The myth couples use to justify shacking up is that by living together before marriage, they can “test drive the car” and have a more satisfying and longer-lasting marriage. But it’s just the opposite.  People shack up because they are skittish about commitment and, therefore, more likely to call it quits when problems arise.

In addition, couples who shack up actually lose objectivity because they’re not looking at the relationship from a distance.  They literally haven’t had the “space” to step back and objectively consider whether this person is truly the best match for them.  Instead, they sort of just drift into marriage.

Another reason not to shack up: You won’t have a healthy relationship with your extended family.  A supportive extended family is one of the things that makes a marriage work.  However, moms, dads, siblings, and other family members are not going to expend as much effort, caring, and commitment to you as a couple when it’s an iffy situation.  People often forget that and then complain about their family not treating their shack-up stud or honey like family. Well hell, if you want them to be treated like family, make them family!

Quite frankly, if you shack up, you are basically saying that your future marriage isn’t valuable enough to be worth waiting and making tough sacrifices for.  I love it when people shack up and then demand a traditional wedding. How can you choose to live in a tremendously untraditional way and still expect your parents to cough up the money for a traditional party?  If a kid wants to slap the face of tradition, they are on their own.

Finally (and most importantly), shacking up hurts kids.  If (and usually when) a woman gets pregnant in a shack-up situation, there is a high probability that the sperm donor will split within two years, which results in a never-married-single-mom raising a fatherless child. A guy who is screwing a woman without laying down his life for her doesn’t want to be a dad – he’s just getting off.

In my opinion, the best way to test your compatibility for marriage and reduce your chances of divorce to almost nothing is:

1) Don’t have sex until you’re married.
2) Date for at least one year before you get engaged.  
3) Participate in a structured premarital counseling program which includes psychological testing. 

However, I know most of you are not going to do that.  So, operate at your own risk – or rather, the risk of your kids.

How to Know You’re Ready for Marriage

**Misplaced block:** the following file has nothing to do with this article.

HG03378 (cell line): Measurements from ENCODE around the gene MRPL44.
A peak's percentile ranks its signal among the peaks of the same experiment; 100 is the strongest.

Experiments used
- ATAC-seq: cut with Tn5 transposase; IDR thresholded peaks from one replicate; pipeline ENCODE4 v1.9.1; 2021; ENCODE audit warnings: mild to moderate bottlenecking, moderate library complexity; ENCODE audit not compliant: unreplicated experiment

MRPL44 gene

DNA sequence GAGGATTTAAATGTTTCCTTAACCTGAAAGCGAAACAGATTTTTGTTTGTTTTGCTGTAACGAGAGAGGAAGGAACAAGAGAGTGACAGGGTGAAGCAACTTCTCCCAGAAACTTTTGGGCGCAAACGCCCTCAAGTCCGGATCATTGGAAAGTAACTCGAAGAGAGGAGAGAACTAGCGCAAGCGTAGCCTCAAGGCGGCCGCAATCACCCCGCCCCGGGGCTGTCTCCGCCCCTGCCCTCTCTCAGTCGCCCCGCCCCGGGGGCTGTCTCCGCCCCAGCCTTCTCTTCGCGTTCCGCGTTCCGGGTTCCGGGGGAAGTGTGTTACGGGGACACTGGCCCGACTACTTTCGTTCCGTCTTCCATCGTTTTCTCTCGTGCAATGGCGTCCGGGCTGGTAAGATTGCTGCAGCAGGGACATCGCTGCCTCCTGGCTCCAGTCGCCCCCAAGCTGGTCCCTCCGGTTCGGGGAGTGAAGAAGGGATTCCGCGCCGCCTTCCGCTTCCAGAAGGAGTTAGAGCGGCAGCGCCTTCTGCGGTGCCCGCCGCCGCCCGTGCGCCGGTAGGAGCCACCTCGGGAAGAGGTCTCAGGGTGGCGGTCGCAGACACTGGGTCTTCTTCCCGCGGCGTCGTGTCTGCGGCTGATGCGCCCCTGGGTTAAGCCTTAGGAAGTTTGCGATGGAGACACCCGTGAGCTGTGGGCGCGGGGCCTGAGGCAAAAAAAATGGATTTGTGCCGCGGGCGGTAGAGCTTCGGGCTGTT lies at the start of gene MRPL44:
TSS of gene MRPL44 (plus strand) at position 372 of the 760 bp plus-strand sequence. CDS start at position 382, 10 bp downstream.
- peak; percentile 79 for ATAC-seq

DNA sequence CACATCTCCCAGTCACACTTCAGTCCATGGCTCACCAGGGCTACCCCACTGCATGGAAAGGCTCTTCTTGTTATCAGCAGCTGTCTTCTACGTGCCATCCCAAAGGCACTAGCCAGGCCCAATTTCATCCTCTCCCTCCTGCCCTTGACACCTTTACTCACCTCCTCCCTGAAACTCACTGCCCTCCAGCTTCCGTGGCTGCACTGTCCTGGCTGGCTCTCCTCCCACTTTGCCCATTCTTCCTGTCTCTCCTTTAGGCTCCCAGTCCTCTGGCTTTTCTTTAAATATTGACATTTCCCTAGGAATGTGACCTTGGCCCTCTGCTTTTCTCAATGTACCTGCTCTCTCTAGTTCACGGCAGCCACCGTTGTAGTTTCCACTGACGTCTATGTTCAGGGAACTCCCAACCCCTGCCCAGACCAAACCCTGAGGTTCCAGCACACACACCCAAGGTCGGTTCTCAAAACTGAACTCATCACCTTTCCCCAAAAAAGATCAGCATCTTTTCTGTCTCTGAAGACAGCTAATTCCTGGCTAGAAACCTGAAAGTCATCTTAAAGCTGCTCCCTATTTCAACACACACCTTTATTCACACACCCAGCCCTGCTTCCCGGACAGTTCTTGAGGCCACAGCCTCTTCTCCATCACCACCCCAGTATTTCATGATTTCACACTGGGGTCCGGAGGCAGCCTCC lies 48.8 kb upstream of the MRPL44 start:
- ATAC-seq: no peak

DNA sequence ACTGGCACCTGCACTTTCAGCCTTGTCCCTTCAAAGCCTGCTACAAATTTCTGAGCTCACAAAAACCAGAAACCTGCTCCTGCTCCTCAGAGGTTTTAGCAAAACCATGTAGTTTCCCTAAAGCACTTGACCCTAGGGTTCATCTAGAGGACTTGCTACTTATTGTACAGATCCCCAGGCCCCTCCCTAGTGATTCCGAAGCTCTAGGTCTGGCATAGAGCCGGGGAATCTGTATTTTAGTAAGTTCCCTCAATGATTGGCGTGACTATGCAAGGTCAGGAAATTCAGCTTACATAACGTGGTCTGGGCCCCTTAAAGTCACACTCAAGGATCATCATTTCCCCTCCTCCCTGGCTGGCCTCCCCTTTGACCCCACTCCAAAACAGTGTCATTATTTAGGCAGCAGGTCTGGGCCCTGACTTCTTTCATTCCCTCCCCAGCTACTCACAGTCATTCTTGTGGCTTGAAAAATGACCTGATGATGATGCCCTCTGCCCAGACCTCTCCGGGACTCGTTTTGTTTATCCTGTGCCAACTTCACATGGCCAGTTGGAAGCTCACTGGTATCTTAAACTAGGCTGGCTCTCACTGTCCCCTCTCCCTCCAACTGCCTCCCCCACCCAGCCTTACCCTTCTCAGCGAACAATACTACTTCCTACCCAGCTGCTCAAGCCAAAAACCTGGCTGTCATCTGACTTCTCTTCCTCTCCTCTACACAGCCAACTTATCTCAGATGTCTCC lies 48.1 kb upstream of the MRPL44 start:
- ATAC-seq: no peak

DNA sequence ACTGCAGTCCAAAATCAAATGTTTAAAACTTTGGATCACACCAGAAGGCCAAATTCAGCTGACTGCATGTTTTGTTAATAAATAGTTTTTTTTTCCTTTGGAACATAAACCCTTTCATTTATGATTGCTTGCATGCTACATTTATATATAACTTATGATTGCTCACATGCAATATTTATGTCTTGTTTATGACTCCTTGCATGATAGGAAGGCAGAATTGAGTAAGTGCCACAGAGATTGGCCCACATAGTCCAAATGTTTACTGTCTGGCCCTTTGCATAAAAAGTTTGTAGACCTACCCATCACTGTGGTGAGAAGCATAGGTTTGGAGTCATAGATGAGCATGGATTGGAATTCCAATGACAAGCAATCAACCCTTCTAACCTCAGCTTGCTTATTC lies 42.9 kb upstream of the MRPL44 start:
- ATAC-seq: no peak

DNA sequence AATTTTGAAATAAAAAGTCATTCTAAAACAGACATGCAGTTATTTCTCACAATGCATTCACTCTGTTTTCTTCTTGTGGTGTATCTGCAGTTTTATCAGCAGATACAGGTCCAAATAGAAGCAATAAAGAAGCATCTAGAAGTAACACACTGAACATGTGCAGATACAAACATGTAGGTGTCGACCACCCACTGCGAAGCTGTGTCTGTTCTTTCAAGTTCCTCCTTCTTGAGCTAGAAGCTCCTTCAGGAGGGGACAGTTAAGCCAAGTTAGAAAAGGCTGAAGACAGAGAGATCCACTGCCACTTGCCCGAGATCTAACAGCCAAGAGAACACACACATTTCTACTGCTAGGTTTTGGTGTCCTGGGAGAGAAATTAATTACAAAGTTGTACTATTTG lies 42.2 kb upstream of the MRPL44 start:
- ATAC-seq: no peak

You’ve dated around, had a couple of long-term relationships, and hopefully figured out which qualities are important to you and what makes a relationship work. Now you’re faced with the inevitable question, “Am I ready to get married?”

For women, the most important signs are:

  1. You share similar goals.  If you and your guy have different priorities, you’re going to end up being disappointed. For example, a woman called my show the other day complaining that her husband had moved their family 13 times in as many years to satisfy his appetite for wanderlust (which is a HORRIBLE thing for kids).  Before you consider marriage, ask yourself and your partner about where you want to live, if you want to have kids, and religious views.  Find out what the deal breakers are.
  2. You don’t want to change him.  Similar to buying a dress from the store, when you get married, you take your man “as-is”.  Sure, you might be able to tweak him a little bit, but you can’t fundamentally change him.  If you don’t accept that, you’re going to end up frustrated and bitchy.  You don’t have to adore everything about him, but you do have to make peace with the fact that on Sunday afternoons it’s him and ESPN, and you’re not going to change that.
  3. You connect on more than just a physical level.  A very small percentage of marriage is spent in passionate lovemaking.  You need to know that you can have fun together and enjoy each other when your clothes are ON.
  4. You can see past your wedding day.  Many women are bridezillas: They are so focused on their wedding and being the center of the universe in their stunning white gown that they lose sight of their fiancé and the whole concept of marriage.
  5. You can talk to each other.  You know you’re ready to get married when you can talk things out rationally (without yelling or screaming) and not let issues get pushed under the rug without being resolved.
  6. Everyone you know says your guy is fab.  It’s fine if a few family members or friends aren’t huge fans (you can’t please everybody), but if everyone you know hates this guy, they might be on to something.  Your family and friends know you, and they can look at the situation objectivity. If they’re reasonably nice people, pay attention to them, otherwise your marriage is going to be a constant acid drip.